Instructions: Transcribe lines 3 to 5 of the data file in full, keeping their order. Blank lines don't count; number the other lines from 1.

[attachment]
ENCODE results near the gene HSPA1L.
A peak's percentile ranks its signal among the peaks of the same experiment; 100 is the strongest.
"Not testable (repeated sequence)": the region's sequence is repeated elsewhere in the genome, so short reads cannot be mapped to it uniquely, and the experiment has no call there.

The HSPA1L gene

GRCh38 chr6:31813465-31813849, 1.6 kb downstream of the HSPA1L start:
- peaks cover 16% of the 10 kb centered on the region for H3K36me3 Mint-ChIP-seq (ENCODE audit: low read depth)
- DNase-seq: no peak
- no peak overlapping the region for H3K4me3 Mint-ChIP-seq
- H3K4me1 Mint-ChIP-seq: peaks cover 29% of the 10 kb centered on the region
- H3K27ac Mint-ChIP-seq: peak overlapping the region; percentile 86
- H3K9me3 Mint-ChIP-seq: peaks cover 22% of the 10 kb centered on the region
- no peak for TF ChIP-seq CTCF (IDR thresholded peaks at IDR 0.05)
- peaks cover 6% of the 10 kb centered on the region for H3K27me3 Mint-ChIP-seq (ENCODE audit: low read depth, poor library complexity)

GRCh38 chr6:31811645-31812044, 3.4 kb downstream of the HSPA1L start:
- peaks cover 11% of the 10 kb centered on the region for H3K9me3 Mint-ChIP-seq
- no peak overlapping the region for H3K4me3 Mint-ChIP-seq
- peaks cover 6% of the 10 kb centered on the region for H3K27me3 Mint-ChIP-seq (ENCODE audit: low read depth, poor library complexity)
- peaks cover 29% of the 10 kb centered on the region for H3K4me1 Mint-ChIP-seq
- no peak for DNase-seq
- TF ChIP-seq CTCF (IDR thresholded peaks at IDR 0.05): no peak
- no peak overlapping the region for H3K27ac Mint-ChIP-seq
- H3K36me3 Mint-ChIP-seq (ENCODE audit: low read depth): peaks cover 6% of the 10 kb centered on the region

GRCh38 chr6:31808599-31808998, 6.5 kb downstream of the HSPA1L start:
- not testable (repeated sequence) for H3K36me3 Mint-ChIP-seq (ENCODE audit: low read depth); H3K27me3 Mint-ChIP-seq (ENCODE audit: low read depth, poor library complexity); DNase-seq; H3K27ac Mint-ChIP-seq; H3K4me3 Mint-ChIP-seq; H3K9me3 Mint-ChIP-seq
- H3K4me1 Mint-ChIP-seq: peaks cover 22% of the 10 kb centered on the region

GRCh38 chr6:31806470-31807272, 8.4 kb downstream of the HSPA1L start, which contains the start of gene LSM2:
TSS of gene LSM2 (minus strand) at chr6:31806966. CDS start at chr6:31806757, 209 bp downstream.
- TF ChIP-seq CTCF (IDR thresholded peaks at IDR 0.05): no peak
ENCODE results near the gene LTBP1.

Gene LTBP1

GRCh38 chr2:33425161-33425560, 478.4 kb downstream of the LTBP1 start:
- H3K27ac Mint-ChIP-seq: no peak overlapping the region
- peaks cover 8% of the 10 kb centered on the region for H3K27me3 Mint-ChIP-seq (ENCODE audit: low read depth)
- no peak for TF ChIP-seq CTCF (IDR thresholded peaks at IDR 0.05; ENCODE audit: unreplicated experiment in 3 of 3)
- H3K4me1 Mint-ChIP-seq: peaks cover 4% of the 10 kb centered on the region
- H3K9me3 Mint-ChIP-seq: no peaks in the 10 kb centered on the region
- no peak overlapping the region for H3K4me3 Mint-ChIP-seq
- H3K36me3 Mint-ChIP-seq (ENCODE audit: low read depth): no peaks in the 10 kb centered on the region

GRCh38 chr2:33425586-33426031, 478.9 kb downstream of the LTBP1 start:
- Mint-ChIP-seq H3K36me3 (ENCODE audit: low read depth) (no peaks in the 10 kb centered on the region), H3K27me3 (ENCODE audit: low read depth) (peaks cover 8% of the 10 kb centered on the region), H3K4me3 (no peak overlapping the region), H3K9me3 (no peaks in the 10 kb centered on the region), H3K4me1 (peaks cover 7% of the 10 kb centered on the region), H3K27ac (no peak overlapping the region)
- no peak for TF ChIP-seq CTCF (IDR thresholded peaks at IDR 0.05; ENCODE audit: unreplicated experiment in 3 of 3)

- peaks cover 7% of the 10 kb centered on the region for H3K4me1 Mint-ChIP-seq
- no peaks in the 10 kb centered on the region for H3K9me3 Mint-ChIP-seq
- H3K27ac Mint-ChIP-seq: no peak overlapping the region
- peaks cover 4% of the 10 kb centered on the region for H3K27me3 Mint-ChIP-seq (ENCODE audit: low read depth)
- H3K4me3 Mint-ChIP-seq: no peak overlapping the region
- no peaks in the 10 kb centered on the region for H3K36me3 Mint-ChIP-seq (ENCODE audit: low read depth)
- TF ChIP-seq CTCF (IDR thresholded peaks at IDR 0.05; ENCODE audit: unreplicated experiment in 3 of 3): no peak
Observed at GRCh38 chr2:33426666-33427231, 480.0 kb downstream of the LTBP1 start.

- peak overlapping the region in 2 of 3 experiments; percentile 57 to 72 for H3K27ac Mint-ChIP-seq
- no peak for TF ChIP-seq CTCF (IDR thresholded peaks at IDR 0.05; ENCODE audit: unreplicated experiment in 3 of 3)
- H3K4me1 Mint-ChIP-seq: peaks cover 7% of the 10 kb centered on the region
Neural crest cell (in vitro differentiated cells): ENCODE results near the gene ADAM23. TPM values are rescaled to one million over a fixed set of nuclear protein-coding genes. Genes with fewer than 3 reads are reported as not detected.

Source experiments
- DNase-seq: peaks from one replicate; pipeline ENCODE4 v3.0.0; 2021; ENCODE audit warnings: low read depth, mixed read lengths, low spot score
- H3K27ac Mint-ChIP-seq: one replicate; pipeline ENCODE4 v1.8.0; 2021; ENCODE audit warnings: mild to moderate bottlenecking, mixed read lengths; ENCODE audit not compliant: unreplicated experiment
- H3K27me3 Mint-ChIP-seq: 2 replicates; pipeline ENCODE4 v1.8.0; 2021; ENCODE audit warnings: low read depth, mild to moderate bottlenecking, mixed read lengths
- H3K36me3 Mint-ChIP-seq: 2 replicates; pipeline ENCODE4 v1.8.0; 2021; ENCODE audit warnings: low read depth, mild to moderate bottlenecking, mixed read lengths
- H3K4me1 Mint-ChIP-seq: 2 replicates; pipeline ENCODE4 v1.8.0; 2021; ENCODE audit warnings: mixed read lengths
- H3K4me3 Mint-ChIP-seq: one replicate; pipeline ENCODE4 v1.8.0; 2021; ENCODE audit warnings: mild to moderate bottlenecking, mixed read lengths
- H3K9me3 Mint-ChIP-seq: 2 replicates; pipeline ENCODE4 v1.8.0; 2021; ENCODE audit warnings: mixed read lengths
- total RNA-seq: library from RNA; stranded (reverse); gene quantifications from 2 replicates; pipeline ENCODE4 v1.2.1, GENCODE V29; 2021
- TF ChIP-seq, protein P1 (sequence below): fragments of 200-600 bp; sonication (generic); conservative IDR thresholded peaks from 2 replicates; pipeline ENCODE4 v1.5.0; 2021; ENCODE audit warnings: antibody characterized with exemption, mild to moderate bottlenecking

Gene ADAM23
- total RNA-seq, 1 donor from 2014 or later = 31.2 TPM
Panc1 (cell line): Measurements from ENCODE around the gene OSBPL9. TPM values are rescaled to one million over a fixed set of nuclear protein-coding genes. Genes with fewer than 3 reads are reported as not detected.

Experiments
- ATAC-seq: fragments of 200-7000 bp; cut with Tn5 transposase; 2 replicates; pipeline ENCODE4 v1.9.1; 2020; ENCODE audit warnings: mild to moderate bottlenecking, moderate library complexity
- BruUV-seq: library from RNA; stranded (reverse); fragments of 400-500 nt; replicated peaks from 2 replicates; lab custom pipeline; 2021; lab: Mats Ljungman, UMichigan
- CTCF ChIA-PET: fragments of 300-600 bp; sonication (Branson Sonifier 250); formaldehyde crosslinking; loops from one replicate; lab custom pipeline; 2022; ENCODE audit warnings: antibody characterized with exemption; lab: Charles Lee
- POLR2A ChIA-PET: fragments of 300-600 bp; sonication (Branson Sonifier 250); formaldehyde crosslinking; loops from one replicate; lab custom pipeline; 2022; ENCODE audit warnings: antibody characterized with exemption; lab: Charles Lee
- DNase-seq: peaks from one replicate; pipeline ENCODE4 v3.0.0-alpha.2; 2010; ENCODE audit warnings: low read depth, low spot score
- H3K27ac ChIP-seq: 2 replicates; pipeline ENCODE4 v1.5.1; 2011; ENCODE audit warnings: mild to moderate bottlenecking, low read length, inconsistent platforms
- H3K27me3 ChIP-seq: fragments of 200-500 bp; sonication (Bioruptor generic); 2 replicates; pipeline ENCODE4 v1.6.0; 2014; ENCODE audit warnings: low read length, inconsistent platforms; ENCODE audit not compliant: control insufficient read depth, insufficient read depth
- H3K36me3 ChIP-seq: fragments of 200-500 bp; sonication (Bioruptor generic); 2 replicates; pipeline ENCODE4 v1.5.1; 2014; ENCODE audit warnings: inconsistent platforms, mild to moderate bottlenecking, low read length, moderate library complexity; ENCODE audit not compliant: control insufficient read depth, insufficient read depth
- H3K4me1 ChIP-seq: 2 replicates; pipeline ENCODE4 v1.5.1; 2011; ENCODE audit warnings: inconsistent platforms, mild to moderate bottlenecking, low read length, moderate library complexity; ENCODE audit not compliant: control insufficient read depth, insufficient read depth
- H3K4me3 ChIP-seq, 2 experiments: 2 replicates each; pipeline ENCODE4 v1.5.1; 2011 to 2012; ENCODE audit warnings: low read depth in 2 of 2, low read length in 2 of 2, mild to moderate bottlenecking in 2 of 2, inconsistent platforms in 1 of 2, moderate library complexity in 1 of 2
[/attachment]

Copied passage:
"Not testable (repeated sequence)": the region's sequence is repeated elsewhere in the genome, so short reads cannot be mapped to it uniquely, and the experiment has no call there.

The HSPA1L gene

GRCh38 chr6:31813465-31813849, 1.6 kb downstream of the HSPA1L start: